Due to COVID-19, the Chinese officials instructed factory shutdowns across most of the country’s provinces from January 2020 to stanch transmission of the coronavirus. As a result, the whole supply chain of the industries, which are related to China, disrupted. The biggest apparel producers i.e. China, Bangladesh, Vietnam, Sri Lanka, Cambodia, etc. have to stop production due to lack of raw materials which was mainly come from China (Bain, 2020; Kelly, 2020). Only in Bangladesh, more than 50 percent of apparel raw materials and about 40 percent of the machinery and spare parts for this industry come from China (Perera, 2020). The same situation is in Sri Lanka also. The Joint Apparel Association Forum Sri Lanka (JAAFSL) Secretary M.P.T. Cooray has uttered: “At the moment, there is a shortage of 1 to 1.5 tons of raw materials per week and there is a reduction which could increase rates and cost of operations is going to be very high.” (Adittiya,
2020). Similarly, Myanmar, another hub for apparel manufacturing, dependent on mainly China for about 90 percent of raw materials (Cernansky, 2020). Aung Min, the vice-chairman of the Myanmar Garment Manufacturers Association, has said: “This is kind of scary – the situation is uncertain.” (Cernansky, 2020). Gary Adelman, CFO of Texas-based Menswear Company, Trybus stated: “But if you don’t have the fabric you can’t make a coat in Vietnam. Roughly 30 percent of the company’s supply comes from China” (Schwab, 2020). These are the scenario of the scarcity of raw materials.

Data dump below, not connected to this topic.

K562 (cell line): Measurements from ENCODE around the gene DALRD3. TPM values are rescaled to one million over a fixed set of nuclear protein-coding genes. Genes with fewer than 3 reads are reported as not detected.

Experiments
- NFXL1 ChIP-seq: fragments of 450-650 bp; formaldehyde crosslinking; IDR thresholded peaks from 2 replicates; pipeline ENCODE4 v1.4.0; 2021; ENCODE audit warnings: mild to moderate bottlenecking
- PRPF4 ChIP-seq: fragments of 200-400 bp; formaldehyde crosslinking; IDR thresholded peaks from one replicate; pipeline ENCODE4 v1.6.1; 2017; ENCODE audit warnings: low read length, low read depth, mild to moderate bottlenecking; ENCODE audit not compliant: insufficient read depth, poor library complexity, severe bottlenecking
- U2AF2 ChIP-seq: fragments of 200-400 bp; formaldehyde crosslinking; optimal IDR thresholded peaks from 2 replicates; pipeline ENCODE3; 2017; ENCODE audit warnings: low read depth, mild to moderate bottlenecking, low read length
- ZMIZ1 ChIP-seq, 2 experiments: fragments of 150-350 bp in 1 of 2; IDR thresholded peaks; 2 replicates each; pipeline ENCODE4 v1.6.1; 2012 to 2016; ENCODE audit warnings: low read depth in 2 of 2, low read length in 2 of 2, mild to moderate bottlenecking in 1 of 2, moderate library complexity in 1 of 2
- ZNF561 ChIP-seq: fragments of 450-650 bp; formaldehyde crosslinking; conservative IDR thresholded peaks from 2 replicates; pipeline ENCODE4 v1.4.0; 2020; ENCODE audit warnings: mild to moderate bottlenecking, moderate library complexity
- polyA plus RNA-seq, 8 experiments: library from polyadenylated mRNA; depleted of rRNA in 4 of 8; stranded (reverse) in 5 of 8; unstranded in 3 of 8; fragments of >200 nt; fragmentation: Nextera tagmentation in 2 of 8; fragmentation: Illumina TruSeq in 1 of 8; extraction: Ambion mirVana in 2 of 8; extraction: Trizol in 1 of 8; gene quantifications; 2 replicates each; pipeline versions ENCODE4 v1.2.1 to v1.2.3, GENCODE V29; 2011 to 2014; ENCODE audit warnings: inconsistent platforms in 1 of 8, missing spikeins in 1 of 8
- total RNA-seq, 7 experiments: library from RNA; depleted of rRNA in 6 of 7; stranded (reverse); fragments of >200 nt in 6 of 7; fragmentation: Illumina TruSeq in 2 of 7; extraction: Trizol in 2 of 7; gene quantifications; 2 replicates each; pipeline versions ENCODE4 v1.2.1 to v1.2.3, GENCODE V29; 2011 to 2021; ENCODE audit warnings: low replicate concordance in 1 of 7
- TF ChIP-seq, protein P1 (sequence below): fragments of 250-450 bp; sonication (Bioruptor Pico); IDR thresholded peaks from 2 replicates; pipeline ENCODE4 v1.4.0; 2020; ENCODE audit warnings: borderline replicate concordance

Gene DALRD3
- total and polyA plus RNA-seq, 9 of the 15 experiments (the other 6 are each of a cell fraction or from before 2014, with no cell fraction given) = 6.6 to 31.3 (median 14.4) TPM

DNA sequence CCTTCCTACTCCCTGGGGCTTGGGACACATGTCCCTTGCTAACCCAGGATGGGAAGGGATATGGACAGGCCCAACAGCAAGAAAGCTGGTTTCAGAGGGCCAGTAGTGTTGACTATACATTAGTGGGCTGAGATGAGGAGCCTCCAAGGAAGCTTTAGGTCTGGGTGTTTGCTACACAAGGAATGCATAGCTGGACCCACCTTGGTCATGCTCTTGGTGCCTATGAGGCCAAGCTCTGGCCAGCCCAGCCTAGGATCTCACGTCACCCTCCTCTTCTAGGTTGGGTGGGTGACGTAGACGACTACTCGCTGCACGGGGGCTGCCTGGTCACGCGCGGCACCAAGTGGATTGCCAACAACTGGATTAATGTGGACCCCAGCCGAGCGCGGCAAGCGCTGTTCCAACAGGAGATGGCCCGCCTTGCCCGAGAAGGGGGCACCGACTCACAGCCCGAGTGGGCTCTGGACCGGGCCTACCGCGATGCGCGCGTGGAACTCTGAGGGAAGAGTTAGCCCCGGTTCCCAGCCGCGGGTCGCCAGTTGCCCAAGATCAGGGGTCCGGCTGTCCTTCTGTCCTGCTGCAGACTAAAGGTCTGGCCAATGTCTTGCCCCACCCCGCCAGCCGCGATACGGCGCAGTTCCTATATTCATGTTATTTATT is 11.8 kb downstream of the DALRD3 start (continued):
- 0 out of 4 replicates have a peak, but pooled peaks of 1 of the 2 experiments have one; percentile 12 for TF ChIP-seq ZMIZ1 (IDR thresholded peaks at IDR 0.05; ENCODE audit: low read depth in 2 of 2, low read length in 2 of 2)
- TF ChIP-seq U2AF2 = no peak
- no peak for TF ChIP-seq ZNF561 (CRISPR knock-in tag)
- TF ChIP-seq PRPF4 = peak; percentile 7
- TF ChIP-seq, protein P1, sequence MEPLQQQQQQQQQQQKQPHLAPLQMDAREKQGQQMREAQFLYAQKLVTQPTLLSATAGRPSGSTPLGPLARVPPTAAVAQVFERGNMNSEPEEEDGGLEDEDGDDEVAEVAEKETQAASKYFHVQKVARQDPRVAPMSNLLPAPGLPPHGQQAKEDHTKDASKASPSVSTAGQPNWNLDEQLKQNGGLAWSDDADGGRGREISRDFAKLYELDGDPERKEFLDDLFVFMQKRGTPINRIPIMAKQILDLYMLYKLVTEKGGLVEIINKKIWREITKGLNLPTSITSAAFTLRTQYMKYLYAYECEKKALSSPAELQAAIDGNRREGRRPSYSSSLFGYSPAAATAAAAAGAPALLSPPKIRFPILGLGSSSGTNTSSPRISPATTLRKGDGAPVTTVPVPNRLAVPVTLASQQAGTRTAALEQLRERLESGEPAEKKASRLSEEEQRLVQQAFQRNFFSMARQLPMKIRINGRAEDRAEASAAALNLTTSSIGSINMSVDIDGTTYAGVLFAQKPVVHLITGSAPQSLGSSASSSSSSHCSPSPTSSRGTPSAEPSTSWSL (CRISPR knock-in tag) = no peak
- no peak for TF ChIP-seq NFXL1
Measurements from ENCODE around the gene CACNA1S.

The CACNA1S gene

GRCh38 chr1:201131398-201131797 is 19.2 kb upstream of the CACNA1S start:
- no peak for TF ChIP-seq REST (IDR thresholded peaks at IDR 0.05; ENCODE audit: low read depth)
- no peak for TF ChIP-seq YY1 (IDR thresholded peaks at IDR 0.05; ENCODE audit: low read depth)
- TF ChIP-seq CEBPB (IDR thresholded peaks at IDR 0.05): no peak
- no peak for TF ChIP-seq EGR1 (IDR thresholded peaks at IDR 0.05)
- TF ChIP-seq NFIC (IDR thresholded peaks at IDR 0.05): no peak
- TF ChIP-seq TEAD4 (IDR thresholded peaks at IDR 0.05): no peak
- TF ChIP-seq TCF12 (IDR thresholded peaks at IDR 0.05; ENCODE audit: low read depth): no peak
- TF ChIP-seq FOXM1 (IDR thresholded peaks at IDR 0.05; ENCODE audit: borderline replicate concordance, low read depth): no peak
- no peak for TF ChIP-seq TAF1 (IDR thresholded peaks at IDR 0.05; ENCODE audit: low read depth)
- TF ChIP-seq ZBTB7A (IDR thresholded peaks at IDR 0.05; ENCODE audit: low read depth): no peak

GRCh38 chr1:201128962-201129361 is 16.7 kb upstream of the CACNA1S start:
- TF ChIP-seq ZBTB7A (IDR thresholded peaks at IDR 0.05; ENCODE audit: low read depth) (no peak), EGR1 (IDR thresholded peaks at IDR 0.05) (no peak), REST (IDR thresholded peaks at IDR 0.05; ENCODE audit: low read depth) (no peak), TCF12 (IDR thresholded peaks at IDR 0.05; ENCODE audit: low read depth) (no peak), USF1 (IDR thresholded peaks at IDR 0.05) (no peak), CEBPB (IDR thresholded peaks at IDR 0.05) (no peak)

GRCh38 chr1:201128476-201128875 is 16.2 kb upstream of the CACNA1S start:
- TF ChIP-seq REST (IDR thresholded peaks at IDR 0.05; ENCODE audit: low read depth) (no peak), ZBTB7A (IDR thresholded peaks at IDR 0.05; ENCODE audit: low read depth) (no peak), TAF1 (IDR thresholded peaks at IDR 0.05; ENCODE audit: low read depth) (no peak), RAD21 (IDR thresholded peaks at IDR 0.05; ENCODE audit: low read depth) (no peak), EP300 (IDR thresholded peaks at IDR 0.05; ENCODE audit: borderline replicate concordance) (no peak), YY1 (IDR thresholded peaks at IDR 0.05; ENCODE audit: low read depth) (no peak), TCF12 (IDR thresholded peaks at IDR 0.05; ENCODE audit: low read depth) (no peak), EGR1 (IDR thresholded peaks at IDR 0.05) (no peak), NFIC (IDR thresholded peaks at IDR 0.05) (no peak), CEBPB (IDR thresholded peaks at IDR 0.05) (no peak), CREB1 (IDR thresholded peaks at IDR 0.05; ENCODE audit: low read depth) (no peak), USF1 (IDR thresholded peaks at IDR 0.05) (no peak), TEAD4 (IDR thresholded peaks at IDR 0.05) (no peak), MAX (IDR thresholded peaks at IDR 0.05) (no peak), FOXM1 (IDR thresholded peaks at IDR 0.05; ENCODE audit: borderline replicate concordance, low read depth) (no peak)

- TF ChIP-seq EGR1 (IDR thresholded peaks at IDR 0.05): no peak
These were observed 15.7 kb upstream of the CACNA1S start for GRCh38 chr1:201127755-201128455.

Besides these, China as producers also affects the apparel industry. In America, about 40 percent of the clothes come from China (Schwab, 2020). Moreover, around 38 percent of customers of the global fashion industry is comprised of the Chinese consumer, in contrast to only 8 percent in 2003, which is still growing (Russon, 2020). According to Jefferies, an American multinational independent investment bank and financial services company, Chinese consumers framed about 80 percent of the growth in the apparel market (Russon, 2020).